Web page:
People queue for Covid-19 vaccinations at Lok Fu Place in Lok Fu on September 2. Photo: Sam Tsang
Mike Rowse
Mike Rowse

Time to end Hong Kong’s vaccine dithering and get on with the jab

  • It is clear that under Hong Kong’s present policies, we will never reach herd immunity and resume normal life
  • Our urgent priorities should be new, cogent measures to drive up first vaccinations and booster shots for those already vaccinated
The Hong Kong government’s Covid-19 management strategy, based on zero infections and voluntary vaccination, is dead. I want to be clear here – not “struggling” or “under pressure” but dead as the dodo.

The numbers are conclusive. Once effective vaccines were available, the aim should have been for 50,000 first jabs per day. After three weeks, a million part-vaccinated people would be in the pipeline.

The pace could then have been stepped up to 100,000 per day, split evenly between first and second shots. By now we would have reached herd immunity.
Hong Kong has not achieved anything remotely close to these numbers. Our best was a brief flurry in the range of 60,000 to 65,000 a day. We are now down to a little over 20,000 first doses a day, which means the pipeline is dwindling.

The result is plain for all to see. As of the end of August, Hong Kong had 46 per cent of residents fully vaccinated and a further 9 per cent with one jab. The equivalent figures for Singapore were 75 per cent and 3 per cent.

In its most recent announcement, the government reported 60 per cent of “eligible” people had been vaccinated. The qualification is understandable, but as far as the virus is concerned, everyone is eligible. Bearing in mind efficacy varies between the different vaccines, we need a weighted average somewhere in the high 80s to achieve adequate community protection.
It is clear a significant percentage of Hongkongers have resolved not to get vaccinated. Under present policies, we will never reach herd immunity and resume normal life. There are two urgent priorities: new cogent measures to drive up first vaccinations, and booster shots for those already vaccinated.
To achieve a step change in vaccination rates, we need a combination of sticks and carrots. As for incentives, what on earth persuaded us to give out HK$5,000 (US$650) consumption vouchers with no strings attached?

The milk of the first HK$2,000 is spilled, but let us not make the same mistake with the next two instalments. To further reward the fully vaccinated, how about allowing them to go out mask-free one day per week?


Hong Kong should follow Singapore’s lead and drop ‘zero case’ approach to Covid-19

Hong Kong should follow Singapore’s lead and drop ‘zero case’ approach to Covid-19
Now for the sticks. Everyone entering Hong Kong should be fully vaccinated on arrival, and that includes those already exempt from quarantine. People who arrive unvaccinated should get their first jab on landing and the second at the end of the 21-day quarantine period.

All medical personnel must be vaccinated as a condition of their being licensed to practise. Everyone seeking to employ a domestic worker must produce vaccination certificates for all adults in the household.

The government should follow the example of some employers in the private sector – no promotion or bonus for those not vaccinated. The equivalent of bonuses for the civil service would be annual increments. Make their award conditional.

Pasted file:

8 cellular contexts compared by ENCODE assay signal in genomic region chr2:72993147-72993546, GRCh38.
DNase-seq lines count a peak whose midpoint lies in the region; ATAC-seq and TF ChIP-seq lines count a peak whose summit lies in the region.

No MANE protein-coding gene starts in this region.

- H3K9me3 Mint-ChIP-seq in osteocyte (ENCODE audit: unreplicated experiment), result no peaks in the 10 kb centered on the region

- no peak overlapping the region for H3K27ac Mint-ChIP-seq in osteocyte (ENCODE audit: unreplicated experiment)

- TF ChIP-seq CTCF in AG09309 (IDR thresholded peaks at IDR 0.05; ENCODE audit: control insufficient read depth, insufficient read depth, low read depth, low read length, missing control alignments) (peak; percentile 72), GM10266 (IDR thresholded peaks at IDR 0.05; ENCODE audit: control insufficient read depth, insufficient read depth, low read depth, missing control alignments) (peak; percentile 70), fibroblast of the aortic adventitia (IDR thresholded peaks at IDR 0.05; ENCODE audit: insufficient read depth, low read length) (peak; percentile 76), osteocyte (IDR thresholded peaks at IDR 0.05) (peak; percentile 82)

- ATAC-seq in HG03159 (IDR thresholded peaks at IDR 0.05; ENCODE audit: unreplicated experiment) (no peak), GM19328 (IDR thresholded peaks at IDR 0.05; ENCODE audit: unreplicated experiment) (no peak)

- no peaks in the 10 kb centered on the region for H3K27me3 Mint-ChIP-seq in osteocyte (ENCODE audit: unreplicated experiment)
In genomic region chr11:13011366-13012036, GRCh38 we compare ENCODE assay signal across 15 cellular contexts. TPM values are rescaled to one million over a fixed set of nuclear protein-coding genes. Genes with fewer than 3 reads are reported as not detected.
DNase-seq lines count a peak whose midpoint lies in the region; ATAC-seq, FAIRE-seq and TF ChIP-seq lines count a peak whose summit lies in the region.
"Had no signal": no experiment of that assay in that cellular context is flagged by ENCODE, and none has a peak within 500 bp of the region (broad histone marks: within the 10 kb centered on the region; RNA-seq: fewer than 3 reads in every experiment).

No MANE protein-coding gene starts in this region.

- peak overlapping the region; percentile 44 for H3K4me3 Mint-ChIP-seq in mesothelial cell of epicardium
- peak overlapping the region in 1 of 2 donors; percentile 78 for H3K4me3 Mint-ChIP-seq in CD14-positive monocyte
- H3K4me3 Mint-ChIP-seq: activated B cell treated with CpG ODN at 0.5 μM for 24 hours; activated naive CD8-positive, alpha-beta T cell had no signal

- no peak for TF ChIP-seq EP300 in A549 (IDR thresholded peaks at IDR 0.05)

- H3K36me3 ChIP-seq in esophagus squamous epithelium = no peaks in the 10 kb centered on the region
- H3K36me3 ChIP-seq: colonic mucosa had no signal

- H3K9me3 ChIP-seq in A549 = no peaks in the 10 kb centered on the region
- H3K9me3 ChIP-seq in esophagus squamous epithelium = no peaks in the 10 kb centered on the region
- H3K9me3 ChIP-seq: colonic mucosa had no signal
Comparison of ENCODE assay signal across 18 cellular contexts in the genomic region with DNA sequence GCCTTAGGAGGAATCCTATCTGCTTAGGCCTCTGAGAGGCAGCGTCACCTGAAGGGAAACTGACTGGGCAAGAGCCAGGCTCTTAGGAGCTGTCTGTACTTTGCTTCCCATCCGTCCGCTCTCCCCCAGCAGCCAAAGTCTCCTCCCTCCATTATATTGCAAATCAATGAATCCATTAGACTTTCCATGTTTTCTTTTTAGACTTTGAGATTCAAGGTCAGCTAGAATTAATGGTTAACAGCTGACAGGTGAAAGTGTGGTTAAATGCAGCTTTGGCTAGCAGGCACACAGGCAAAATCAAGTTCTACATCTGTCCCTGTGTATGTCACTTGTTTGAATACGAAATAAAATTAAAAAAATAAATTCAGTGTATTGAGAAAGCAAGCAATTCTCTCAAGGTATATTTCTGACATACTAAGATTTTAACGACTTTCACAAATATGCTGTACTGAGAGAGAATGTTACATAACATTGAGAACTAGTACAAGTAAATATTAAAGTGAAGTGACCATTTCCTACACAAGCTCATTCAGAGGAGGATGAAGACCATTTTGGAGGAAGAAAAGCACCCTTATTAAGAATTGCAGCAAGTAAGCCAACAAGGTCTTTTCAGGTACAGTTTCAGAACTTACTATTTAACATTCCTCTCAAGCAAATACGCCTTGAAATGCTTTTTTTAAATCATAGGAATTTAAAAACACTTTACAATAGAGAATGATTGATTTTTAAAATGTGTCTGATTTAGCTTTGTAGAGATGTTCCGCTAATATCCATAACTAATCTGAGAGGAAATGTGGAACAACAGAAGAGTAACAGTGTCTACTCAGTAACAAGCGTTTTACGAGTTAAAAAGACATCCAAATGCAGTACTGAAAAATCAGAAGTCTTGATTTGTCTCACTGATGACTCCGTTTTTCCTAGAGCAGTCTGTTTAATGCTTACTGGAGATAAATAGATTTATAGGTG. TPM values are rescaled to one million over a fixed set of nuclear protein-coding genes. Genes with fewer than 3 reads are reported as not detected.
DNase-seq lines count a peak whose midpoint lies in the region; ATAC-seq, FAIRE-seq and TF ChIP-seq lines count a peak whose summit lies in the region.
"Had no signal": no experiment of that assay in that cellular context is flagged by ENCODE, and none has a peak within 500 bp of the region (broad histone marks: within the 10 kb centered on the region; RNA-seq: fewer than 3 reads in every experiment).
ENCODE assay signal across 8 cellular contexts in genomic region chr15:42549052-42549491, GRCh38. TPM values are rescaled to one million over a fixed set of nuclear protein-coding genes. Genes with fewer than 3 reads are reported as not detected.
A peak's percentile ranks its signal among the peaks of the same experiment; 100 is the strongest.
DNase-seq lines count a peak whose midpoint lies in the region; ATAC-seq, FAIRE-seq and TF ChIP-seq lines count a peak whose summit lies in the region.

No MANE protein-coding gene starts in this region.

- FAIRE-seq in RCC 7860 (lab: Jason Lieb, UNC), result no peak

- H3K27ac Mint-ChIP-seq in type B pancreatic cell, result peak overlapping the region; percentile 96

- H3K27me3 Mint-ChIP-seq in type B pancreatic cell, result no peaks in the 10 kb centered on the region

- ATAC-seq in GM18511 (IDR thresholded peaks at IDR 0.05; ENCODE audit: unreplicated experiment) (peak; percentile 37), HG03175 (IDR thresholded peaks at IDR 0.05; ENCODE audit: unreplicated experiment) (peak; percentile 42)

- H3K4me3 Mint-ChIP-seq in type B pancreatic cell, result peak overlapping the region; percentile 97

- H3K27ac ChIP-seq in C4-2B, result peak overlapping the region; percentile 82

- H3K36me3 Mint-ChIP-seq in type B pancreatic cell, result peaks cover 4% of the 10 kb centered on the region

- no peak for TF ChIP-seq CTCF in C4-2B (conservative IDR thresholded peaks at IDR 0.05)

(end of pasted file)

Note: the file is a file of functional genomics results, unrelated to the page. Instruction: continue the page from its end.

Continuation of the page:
Cathay Pacific initiates disciplinary action against unvaccinated flight crew

The private clubs have done a good job with getting staff vaccinated to support government efforts. How about a clear signal from the government that they should extend the requirement to members as a condition of entry to club premises?

Other levers are available wherever citizens interact with the government. You want a passport? Vaccination certificate, please. Same for driving licences.

What about patrons of other public facilities? Every day, thousands of people turn up for free or subsidised treatment at government clinics and Hospital Authority hospitals.

They expect to draw on community resources to fix their health problems. That is reasonable because a healthy citizenry is a benefit to society. In return, it would be reasonable to require they contribute to the overall health of society by rolling up their sleeves.

One reason so many people remain unvaccinated is that we have basically achieved zero spread in the community. They have no sense of danger and are willing to ignore the negative impact on others.
For example, the international business community is hamstrung as staff movements become virtually impossible. People can leave, but no one is willing to stomach the three weeks of incarceration on return or first posting.

We need to change the narrative by announcing dates for relaxing social distancing measures and phasing out quarantine restrictions. Limits on social gatherings should be reduced in time for Christmas and withdrawn by Lunar New Year. Quarantine will be reduced to 14 days from November, cut to seven in December and eliminated in the new year.

There will be complaints that we are inviting a new wave of infections, and there will be an increase in locally transmitted cases. But the longer we delay reaching herd immunity, the more chance of new mutations.

We have already seen from the Delta variant how dangerous this can be. The case for booster shots is strengthening as there are reports of lower antibodies after several months.

There are some suggestions that the booster should be of a different type of vaccine from the individual’s first round. If that needs to be subject to a controlled trial, then so be it. I am happy to be in the first tranche.

The point is we need to call a halt to this endless drifting and get on with the job – or, better yet, jab.

Mike Rowse is the CEO of Treloar Enterprises